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A Life of Heroic Love View Comments
By Brian Jordan, OFM

Pope John Paul II canonized Conventual Franciscan Father Maximilian Kolbe in Rome on October 10, 1982. Millions of Catholics around the world and people of other faiths are aware of this saint’s selfless sacrifice.

In late July 1941, at the Auschwitz concentration camp, Maximilian, in a great act of love, offered his life for the life of a Polish Jew, Sergeant Francis Gajowniczek, who was married, with a family. He died on August 14.

It wouldn’t be the first time Maximilian showed bravery and love in the face of danger.


Brian Jordan, OFM, is the chaplain for labor unions in Washington, DC. This Silver Spring, Maryland, resident is also a labor priest and an immigrant advocate.

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Columban: Columban was the greatest of the Irish missionaries who worked on the European continent. As a young man who was greatly tormented by temptations of the flesh, he sought the advice of a religious woman who had lived a hermit’s life for years. He saw in her answer a call to leave the world. He went first to a monk on an island in Lough Erne, then to the great monastic seat of learning at Bangor.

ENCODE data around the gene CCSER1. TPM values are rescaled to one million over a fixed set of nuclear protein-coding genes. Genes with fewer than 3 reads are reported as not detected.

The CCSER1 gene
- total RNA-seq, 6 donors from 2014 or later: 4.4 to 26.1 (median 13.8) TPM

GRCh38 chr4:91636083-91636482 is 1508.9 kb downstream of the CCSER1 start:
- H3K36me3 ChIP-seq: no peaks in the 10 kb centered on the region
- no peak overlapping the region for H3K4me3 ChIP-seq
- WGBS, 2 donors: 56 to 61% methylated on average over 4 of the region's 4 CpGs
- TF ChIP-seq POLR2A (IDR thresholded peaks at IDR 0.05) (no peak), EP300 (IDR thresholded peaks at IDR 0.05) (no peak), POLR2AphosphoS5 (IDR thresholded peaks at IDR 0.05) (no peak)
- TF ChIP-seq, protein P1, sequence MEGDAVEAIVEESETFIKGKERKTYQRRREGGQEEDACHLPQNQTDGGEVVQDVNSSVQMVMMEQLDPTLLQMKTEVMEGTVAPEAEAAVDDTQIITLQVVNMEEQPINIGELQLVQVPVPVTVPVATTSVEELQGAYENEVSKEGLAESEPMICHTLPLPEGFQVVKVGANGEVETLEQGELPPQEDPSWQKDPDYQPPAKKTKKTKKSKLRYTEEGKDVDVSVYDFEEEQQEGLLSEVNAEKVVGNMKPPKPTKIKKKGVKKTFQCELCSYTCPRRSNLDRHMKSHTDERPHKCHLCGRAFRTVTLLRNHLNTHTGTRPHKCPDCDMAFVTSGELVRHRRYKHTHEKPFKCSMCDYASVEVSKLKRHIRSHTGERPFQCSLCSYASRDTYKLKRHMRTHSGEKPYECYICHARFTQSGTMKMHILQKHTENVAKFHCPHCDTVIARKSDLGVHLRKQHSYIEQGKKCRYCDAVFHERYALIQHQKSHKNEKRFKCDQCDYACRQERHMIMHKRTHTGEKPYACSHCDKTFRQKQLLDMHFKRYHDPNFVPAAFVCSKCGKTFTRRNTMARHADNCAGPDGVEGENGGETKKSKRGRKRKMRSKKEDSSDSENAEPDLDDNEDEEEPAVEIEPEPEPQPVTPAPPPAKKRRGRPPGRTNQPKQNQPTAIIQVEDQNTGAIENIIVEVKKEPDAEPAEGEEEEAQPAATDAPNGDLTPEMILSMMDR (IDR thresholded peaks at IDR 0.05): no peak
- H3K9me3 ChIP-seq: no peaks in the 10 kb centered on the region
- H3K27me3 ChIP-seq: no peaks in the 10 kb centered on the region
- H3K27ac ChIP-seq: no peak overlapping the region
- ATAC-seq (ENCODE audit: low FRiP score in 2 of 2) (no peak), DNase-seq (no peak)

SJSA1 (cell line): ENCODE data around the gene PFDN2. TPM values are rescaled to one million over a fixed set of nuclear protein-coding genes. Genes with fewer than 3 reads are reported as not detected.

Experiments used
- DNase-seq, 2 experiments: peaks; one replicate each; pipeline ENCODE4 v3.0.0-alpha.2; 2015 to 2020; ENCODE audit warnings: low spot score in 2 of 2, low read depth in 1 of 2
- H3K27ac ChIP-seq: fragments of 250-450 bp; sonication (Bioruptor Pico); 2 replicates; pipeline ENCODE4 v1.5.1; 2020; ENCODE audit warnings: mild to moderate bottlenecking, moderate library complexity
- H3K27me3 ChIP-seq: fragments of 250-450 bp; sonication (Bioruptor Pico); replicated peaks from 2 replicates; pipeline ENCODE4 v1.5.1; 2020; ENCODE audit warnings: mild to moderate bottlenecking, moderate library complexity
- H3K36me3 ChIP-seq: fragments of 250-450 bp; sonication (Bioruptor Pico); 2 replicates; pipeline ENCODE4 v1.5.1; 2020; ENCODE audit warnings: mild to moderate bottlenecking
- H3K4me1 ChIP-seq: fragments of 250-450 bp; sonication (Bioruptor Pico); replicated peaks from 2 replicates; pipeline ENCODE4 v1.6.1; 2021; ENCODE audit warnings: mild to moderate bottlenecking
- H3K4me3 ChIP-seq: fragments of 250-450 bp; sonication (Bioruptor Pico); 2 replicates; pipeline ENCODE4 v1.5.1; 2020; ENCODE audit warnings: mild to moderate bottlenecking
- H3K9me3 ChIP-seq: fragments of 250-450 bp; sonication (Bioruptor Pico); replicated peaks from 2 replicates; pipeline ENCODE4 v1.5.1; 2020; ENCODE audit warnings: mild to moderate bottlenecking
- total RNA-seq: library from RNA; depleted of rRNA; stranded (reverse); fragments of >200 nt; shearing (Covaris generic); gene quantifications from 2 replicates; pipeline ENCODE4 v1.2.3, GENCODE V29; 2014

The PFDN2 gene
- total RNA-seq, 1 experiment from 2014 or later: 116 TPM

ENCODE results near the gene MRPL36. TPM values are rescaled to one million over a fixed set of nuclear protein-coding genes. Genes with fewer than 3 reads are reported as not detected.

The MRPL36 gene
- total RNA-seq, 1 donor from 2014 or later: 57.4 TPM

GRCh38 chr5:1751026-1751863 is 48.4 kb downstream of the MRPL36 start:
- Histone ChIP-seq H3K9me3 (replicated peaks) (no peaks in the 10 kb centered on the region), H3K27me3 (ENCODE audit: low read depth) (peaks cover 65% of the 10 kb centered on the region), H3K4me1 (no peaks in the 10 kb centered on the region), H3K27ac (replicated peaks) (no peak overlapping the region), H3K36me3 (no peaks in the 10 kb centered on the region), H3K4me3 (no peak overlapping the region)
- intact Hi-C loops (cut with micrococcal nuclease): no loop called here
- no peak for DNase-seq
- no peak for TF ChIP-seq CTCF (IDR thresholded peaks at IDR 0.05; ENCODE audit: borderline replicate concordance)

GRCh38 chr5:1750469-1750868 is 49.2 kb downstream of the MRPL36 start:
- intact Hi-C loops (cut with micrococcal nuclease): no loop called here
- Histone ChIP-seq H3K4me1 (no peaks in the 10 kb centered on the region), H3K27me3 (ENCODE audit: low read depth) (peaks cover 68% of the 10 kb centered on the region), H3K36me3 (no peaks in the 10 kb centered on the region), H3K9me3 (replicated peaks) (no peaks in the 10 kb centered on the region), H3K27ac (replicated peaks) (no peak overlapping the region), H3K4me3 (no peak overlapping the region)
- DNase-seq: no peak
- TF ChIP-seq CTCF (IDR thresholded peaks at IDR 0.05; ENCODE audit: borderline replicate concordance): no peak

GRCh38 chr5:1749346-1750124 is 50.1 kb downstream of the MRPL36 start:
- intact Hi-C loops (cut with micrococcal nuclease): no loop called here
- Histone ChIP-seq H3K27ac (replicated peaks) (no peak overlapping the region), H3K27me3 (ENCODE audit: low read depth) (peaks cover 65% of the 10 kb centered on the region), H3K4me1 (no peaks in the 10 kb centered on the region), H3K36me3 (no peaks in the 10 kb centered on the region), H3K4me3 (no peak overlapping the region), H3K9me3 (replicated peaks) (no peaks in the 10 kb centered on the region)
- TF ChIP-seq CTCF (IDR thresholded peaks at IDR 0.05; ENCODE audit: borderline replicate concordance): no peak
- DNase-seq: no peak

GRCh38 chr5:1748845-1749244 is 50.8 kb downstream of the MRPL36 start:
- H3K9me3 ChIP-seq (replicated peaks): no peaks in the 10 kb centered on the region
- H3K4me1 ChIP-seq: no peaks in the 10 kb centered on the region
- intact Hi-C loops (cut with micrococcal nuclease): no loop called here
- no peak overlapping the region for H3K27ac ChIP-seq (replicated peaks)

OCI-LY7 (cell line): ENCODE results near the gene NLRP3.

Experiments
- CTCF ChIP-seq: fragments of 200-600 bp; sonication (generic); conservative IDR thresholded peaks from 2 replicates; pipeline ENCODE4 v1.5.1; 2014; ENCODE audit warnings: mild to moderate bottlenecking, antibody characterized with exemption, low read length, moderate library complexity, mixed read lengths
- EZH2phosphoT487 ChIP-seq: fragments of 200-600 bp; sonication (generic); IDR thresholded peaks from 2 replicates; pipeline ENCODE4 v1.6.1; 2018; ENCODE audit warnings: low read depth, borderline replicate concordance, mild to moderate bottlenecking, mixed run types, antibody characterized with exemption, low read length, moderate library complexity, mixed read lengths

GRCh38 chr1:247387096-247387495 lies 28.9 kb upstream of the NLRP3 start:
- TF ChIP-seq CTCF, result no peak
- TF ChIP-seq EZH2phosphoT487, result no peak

<p>After many years of seclusion and prayer, he traveled to Gaul (modern-day France) with 12 companion missionaries. They won wide respect for the rigor of their discipline, their preaching, and their commitment to charity and religious life in a time characterized by clerical laxity and civil strife. Columban established several monasteries in Europe which became centers of religion and culture. </p><p>Like all saints, he met opposition. Ultimately he had to appeal to the pope against complaints of Frankish bishops, for vindication of his orthodoxy and approval of Irish customs. He reproved the king for his licentious life, insisting that he marry. Since this threatened the power of the queen mother, Columban was deported to Ireland. His ship ran aground in a storm, and he continued his work in Europe, ultimately arriving in Italy, where he found favor with the king of the Lombards. In his last years he established the famous monastery of Bobbio, where he died. His writings include a treatise on penance and against Arianism, sermons, poetry and his monastic rule.</p> American Catholic Blog Jesus was never a careerist or a glory-monger; he did not demand to be hailed as a king or lauded as a hero. He came to live among us, to suffer with us, and to serve us from the heart. He came to teach us how to love.

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